While on trial for ordering the killing of a witness in a separate murder case, Patrick Byers Jr. again used a contraband cell phone to silence a witness from jail, prosecutors alleged Monday, adding that this time he intimidated a man into recanting his testimony.
The disclosure, which came minutes after the jury was selected for Byers' trial in the killing of Carl Lackl in 2007, suggests a security breach despite extraordinary measures to ensure juror and witness safety. Spectators must show identification to view the trial, and the identity of the jurors is being kept secret.
"I don't quite understand how an individual at Supermax [the Maryland Correctional Adjustment Center] has access to a cell phone," said U.S. District Judge Richard D. Bennett. "This is a very serious matter."
Department of Public Safety and Correctional Services officials acknowledge that contraband cell phones are a major problem in the state's prisons and jails. Last year, 947 phones were confiscated from prison cells, said spokesman Rick Binetti.
Byers, 23, is accused of using a cell phone while in jail on murder charges to order the shooting of Lackl, a key witness against him. He has pleaded not guilty to Lackl's murder and other charges. If convicted, he could receive the death penalty. His co-defendant, Frank K. Goodman, 23, also pleaded not guilty; he faces life in prison if convicted.
During opening statements Monday, Assistant U.S. Attorney John F. Purcell Jr. said at least two conspirators have pleaded guilty and plan to testify, including Johnathan Cornish, a gang member paid to kill Lackl. Cornish, now 17, could be sentenced to 40 years in prison. Marcus Pearson, 28, who was hired to coordinate the killing, faces up to 35 years.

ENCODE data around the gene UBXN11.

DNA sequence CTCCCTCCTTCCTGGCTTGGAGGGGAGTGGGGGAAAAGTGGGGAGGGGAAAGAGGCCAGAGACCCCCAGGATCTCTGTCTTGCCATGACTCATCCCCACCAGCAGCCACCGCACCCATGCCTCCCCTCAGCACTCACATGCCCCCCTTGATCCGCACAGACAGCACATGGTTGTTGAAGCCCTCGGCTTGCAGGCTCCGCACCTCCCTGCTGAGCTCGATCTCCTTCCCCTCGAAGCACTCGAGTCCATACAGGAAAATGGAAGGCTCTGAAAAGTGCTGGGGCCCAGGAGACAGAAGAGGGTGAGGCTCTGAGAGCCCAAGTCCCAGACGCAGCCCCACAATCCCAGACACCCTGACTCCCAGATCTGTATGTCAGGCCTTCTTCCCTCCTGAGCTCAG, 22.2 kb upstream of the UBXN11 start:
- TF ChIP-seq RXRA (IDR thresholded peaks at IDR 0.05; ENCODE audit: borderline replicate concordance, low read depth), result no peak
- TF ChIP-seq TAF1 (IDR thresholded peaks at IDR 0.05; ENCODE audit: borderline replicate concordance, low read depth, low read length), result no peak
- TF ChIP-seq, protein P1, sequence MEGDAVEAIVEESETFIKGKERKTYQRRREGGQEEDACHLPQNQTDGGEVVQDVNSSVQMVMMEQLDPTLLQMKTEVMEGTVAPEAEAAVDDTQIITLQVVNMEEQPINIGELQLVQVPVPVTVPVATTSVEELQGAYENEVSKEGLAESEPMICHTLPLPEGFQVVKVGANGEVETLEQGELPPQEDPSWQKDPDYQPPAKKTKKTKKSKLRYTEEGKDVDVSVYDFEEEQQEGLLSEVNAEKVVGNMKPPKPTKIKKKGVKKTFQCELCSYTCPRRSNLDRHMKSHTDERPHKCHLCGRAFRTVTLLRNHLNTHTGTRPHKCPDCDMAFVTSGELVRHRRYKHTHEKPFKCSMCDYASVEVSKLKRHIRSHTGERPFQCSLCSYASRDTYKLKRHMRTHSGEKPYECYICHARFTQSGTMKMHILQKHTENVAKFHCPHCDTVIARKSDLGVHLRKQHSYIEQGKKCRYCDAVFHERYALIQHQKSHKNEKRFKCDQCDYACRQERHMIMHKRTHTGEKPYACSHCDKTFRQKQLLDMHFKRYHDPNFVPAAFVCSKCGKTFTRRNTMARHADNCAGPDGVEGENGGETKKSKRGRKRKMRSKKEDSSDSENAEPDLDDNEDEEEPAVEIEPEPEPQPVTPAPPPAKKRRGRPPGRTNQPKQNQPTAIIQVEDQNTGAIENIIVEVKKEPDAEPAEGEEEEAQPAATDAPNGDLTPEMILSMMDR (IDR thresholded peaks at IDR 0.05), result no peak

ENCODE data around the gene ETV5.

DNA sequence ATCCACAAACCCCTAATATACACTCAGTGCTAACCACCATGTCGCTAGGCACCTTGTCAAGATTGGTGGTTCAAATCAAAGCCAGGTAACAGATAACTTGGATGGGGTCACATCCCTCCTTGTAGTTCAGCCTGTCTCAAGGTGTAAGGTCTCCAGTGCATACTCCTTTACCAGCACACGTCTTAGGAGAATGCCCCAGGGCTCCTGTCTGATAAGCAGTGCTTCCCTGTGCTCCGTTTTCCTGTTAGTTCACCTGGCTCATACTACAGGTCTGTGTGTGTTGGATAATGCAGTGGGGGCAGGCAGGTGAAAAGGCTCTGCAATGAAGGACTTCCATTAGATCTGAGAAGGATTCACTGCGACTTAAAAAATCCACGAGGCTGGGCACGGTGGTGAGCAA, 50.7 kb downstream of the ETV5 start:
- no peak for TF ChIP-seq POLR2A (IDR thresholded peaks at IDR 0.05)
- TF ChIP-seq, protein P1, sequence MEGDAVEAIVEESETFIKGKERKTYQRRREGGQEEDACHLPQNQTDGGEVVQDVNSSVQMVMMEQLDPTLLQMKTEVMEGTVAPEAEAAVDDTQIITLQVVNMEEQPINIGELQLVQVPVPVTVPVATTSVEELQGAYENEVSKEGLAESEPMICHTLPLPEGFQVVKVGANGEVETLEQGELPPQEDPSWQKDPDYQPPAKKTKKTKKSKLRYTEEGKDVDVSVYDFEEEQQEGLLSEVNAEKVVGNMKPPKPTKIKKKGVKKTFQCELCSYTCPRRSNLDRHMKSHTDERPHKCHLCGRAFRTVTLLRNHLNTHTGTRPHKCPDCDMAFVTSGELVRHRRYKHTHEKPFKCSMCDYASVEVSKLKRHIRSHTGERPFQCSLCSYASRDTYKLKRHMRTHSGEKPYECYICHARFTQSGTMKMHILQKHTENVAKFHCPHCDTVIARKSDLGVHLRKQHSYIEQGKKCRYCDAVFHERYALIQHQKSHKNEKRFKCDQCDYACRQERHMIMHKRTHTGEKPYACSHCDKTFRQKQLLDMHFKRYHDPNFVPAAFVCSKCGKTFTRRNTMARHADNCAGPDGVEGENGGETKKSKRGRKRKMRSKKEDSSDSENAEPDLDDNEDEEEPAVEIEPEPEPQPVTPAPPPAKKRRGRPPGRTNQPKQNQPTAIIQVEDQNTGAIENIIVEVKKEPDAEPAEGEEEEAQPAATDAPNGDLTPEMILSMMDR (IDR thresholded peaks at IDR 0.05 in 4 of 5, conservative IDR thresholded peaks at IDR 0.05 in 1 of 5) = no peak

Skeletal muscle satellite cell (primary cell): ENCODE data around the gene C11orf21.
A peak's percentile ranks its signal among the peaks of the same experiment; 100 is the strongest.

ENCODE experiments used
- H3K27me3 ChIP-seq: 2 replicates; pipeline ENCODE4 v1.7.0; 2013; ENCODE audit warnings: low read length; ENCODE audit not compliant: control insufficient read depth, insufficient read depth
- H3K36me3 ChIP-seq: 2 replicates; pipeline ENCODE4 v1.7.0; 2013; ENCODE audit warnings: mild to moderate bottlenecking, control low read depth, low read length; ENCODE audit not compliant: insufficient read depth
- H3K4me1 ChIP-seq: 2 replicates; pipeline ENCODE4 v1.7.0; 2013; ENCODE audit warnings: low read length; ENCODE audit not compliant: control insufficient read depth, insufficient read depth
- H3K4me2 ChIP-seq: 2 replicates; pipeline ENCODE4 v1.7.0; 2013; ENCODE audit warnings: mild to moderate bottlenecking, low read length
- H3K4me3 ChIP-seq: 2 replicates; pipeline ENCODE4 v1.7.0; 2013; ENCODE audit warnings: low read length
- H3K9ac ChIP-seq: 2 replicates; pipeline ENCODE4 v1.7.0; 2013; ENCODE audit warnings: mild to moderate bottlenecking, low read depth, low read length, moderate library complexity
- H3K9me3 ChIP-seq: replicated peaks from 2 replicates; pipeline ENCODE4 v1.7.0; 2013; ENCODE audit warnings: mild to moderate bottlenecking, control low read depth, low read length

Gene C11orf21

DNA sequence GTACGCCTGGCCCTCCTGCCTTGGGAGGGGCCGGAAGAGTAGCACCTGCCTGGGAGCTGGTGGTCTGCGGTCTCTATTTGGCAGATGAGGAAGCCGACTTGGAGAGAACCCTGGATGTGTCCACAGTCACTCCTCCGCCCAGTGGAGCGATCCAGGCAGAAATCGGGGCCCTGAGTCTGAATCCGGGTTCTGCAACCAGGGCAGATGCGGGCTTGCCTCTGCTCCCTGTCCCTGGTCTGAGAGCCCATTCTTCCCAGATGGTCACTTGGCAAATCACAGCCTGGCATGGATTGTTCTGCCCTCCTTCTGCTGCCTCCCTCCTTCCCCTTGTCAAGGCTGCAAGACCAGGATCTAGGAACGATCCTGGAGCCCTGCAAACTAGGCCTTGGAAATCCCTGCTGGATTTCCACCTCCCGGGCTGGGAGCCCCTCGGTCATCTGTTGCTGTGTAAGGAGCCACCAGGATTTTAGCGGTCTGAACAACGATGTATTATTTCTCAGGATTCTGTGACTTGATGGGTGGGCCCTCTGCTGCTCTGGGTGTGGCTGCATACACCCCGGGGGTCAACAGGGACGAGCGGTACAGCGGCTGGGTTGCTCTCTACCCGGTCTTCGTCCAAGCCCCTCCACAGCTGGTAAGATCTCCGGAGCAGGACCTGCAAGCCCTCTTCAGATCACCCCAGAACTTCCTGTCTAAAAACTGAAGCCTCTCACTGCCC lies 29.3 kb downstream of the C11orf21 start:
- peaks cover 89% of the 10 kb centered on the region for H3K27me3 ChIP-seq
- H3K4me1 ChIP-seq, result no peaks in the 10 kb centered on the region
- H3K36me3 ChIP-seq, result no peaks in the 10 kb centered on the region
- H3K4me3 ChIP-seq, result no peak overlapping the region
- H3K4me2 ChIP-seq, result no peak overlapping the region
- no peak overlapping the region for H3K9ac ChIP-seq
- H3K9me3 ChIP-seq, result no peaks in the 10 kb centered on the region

Pearson's ex-girlfriend, Tammy Graham, 25, is also expected to testify, along with a man who says Byers shot him in 2004 and the witness who recently changed his story after receiving calls from Byers in jail. Prosecutors said they learned of the cell phone Friday, and Byers' lawyers heard about it Sunday.
According to a court filing, Supermax staff got a tip that there were contraband phones in at least five prison cells. A Motorola phone was found hidden under Byers' mattress March 17.
The phone data are still being analyzed, but officials found that Byers had used it a dozen times this month to call a witness in the Lackl case who afterward, "totally changed his testimony," Bennett said.
The phone also was used to communicate with one of Byers' girlfriends and his father, as well as to make or receive thousands of calls to a correctional officer with whom Byers has a relationship, Purcell said.
Byers' attorneys questioned whether the search was legal, but Bennett said prisoners have no expectation of privacy. The judge allowed limited discussion of it during the prosecution's opening statement.
Some of the prosecutor's statements contradicted court records or previously reported accounts of the case.
Among the discrepancies is how Lackl came to be a witness against Byers: He drove to Baltimore to buy heroin for a friend and crack cocaine for himself, Purcell said. He was not in the city on a break from work, as had previously been reported.
Lackl told police in 2006 that he heard shots, then saw Byers throw a gun on a garage roof and run away. The shots were the murder of Larry Haynes, who allegedly killed Byers' cousins. Lackl was the only eye witness left in the murder case when he was killed July 2, eight days before the trial was to begin.
Prosecutors allege that Byers' ordered Lackl's murder from prison, involving eight others. Byers' and Goodman's attorneys are to offer their statements Tuesday.